Movies and TV shows are held to even more stringent standards. It’s one thing to read about a pirate running somebody through- it’s another thing to see it. It’s also another thing to see someone being run through, and you try to process it with a nerf sword and a sibling, it’s another thing to see two naked people in bed together, leaving you relatively few ways to deal with the images. This means the kids can watch Knight’s Tale, but we skip over the sex scene. They can watch kung-fu cartoons, but nothing featuring seances or demonic possession (which, sadly and shockingly, rules out Scooby Doo. Scooby Doo, for those of you thinking of the Scooby Doo of your youth, was given a whole new series which rendered him unsuitable).
For the love of God, Donaldson, what does all this convey other than the fact that you and Ken may have parental standards, but they’re inconsistent and capricious? And how does it tie in to mohawks?
Out of the many ways people generally express individuality, hair is the one area where our kids have free reign. As I say every single time I sit down in the beautician’s chair, “It’s just hair. It’ll grow back.” And so it is here at home. You want a mohawk? Ok. You want to dye your hair pink? Sure. I find no issues with modesty, demonic activity, or corruption of morals in one’s hair style. It’s just hair. It’ll grow back.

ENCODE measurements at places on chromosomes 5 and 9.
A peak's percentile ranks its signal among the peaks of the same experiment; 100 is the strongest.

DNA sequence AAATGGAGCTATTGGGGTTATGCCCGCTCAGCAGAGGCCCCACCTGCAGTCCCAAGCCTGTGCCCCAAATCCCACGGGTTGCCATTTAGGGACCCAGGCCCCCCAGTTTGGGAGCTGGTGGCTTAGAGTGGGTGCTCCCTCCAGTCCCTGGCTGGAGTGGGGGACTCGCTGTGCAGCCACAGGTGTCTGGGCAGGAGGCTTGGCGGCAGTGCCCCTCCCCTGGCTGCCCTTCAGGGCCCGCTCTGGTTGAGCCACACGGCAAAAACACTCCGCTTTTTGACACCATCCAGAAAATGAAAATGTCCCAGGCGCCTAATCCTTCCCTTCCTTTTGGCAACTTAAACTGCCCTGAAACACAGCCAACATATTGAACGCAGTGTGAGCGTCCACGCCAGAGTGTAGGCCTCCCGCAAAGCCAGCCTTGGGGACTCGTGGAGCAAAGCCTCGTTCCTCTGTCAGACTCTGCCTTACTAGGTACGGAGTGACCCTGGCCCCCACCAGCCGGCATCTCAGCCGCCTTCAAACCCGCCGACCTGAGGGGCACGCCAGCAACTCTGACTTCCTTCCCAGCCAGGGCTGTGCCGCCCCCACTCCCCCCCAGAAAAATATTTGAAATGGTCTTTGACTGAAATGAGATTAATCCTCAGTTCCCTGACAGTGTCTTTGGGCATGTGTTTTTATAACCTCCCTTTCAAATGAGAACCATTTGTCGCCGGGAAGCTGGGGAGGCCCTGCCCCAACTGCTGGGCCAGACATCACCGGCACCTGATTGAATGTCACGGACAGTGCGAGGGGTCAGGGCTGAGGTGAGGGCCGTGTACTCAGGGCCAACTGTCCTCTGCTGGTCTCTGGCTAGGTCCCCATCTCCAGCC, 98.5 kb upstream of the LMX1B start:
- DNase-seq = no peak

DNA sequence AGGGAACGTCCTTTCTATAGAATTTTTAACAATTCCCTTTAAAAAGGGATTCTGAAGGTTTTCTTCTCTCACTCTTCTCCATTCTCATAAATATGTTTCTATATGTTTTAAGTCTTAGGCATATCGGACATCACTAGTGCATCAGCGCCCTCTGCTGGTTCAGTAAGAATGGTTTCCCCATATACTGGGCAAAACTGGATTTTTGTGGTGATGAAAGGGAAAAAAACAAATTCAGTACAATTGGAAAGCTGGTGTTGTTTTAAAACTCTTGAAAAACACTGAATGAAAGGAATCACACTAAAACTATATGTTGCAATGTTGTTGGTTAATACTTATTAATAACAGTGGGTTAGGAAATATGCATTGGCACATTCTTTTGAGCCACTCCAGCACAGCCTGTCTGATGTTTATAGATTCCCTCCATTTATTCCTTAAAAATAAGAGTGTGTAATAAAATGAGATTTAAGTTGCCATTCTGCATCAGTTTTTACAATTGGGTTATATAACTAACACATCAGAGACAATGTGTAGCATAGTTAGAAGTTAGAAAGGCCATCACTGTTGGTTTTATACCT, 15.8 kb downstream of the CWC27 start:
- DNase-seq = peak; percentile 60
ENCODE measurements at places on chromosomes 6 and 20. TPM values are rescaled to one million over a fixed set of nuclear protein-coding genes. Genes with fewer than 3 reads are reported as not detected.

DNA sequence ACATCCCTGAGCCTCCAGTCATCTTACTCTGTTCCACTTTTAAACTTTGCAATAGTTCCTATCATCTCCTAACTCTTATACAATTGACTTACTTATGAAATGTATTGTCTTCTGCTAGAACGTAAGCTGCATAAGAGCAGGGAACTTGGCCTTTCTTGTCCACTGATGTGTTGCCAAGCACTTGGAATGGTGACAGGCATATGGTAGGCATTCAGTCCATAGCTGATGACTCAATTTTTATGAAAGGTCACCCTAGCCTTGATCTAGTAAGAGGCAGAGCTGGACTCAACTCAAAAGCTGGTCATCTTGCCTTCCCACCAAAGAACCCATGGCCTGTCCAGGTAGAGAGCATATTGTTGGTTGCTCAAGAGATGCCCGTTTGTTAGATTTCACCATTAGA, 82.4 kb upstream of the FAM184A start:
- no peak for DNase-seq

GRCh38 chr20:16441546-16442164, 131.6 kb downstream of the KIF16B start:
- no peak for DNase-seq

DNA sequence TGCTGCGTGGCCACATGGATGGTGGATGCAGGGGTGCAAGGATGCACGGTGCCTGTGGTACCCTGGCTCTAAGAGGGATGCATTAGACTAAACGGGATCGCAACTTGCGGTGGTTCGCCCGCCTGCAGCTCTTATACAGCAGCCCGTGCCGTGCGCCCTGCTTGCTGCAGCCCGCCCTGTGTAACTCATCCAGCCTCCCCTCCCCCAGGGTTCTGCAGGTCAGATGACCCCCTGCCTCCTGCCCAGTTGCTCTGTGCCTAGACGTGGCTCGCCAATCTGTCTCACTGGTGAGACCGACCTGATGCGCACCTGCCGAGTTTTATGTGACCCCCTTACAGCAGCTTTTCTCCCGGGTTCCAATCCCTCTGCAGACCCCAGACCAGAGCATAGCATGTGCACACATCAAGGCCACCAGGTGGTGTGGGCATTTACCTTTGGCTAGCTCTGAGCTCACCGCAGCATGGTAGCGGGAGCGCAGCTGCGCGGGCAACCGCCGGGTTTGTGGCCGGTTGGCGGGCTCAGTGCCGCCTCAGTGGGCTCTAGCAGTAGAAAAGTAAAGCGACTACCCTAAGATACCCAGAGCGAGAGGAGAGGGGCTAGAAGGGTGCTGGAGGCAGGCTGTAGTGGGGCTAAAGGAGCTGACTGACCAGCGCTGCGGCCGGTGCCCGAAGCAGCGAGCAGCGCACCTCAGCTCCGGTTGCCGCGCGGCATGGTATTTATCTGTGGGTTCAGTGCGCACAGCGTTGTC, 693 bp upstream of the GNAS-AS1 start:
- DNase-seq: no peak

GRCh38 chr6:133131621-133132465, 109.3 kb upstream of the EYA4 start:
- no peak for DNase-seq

One of the kids’ first lessons in a literal, and not literalist, reading of the Bible comes with the Sampson story. The story is literally about God marking Sampson in a special way from conception, and the hair was the outward sign of that inward mark. A literalist reading of the story would think that the power came from the hair, and then draw all sorts of odd notions about the dangers of cutting one’s hair. It would miss the point that the hair was a marker of where Sampson’s loyalties were- with God, or with man.
So that’s the happy medium we’ve come up with here: clothing, music, movie and book choices that reflect your loyalty to God and the standards of your parents, and hair that you can style any way you want to reflect your God-given individuality. Of course, all of ours are still young, and so things will change as they get older, but for right now, it’s a system everyone can live with.
What about you? How do you balance your kids’ need for personal expression with the standards of your household?
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